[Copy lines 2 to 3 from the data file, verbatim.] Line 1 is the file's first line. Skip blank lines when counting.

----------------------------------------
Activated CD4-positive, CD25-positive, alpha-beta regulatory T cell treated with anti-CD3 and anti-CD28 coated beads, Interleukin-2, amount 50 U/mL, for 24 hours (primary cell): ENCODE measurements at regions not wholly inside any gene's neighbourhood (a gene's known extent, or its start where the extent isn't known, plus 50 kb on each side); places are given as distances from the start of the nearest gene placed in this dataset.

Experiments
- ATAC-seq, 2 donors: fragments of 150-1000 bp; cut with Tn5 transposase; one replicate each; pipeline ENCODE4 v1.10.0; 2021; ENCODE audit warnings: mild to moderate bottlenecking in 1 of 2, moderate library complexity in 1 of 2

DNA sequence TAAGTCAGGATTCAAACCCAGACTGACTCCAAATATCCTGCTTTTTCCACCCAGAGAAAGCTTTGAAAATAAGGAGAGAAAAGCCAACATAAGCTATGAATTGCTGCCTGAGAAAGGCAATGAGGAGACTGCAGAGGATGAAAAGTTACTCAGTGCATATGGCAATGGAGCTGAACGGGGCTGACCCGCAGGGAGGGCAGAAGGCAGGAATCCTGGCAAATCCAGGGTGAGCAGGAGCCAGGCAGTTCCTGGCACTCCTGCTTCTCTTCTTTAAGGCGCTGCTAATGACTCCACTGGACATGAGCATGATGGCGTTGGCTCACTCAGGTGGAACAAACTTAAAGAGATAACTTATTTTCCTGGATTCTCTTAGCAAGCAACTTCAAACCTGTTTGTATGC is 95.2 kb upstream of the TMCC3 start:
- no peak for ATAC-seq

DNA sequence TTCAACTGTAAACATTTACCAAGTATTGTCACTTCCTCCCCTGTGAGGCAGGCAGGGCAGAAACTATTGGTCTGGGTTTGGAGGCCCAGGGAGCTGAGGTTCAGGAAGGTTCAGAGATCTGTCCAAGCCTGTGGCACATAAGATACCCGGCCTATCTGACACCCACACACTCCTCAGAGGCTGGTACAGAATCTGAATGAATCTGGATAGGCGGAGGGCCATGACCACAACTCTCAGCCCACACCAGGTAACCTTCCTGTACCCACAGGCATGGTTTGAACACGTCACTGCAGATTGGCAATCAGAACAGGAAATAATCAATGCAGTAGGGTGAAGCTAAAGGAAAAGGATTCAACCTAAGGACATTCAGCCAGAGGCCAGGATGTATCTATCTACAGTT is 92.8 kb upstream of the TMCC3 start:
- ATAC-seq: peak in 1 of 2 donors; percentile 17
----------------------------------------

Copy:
Experiments
- ATAC-seq, 2 donors: fragments of 150-1000 bp; cut with Tn5 transposase; one replicate each; pipeline ENCODE4 v1.10.0; 2021; ENCODE audit warnings: mild to moderate bottlenecking in 1 of 2, moderate library complexity in 1 of 2